In the 1980s, Naxalism entered the second phase as is explained by Sumanta Banerjee (1980, 2009) in his work “In the wake of Naxalbari: A History of the Naxalite Movement in India”. According to him, a rethinking took place on the part of some survivors of the first phase who favored participation in the parliamentary politics and trade union activities. On the other side were those who stuck to the line of the armed struggle while simultaneously engaged in nurturing the mass mobilization through open fronts, set up for the purpose. CPI (M-L) and Party Unity in Bihar, and People’s War Group in Andhra Pradesh emerged with very strong foundations, and spread to other states like Madhya Pradesh, Maharashtra and Odisha.

2. Peasants’ Uprisings leading to Naxalism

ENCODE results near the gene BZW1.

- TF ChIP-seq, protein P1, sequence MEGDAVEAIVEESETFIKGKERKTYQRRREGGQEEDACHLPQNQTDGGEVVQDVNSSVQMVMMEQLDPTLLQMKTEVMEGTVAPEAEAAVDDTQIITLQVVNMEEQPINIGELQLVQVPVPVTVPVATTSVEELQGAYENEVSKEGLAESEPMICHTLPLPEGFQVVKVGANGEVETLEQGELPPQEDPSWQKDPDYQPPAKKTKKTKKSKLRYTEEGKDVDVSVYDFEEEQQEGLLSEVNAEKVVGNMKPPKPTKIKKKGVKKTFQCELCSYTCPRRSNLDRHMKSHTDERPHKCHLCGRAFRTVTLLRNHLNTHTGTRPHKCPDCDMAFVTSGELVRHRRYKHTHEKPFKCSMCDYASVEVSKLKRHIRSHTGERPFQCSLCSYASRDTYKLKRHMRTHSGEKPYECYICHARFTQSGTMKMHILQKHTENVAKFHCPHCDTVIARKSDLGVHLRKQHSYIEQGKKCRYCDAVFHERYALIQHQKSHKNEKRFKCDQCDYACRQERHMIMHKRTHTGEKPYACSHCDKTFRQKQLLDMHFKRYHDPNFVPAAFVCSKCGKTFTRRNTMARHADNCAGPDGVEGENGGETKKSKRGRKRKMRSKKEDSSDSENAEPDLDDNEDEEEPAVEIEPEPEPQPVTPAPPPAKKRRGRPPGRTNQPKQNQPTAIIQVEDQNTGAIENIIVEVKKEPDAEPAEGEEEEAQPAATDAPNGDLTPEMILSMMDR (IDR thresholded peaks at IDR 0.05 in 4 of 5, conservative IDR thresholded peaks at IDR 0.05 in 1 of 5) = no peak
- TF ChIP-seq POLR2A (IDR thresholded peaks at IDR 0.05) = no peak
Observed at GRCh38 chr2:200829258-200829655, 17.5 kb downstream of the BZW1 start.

In his work Agrarian Radicalism in South Asia, Bouton (1985, p.6) has noted that there is a sharp division of opinion among the scholars on the issue of peasants’ revolts and revolution in South Asia. At one extreme is Barrington Moore, who has argued that peasant revolts in India have been ineffective, with rare exceptions such as uprising in Telangana in 1948. At the other extreme is Kathleen Gough, who has compiled a list of 77 peasant revolts from the end of Moughul rule to the post-Independence period, to support her view that there is a vital revolutionary tradition in India, the basis of which has not been properly exploited by contemporary radical parties. (Bouton,1985; Gough, 1976; Desai, 1979) The most significant aspect of Gough’s long list is the support it provides for the Stokes (1978) argument that the most important peasant revolts have occurred among clan and caste communities. Eric Stokes strikes home the point that most of the Maoist led radical conflicts happened among the communities which were predominantly clan and caste based which provided the left radicals with an easy source for mobilization. Maoist cause was further helped by the marginalization of these clan and caste based communities within the Indian democratic setup which has failed over the years in providing these communities with the basic institutions for democratic participation (Stokes,1978) It is especially noteworthy that a largest proportion of revolts in Gough’s list, somewhere between a third and a half, were either exclusively tribal in origin or contained a significant tribal element. Another very large proportion occurred among specific castes groups and religious minorities. Thus, most of the peasant revolts under British rule occurred either among tribes, which were a small minority in the subcontinent as a whole, had suffered from severe discrimination and oppression, and are often outside the basic structure of Hindu agrarian village organization, or among ethnic or religious groups whose solidarity could not be explained satisfactorily in class terms alone and did not extend beyond the members of their own group. When one scrutinizes the post-independence period, the case for the existence of a tradition of peasant uprisings, which were primarily class struggles led by different communist parties and organizations.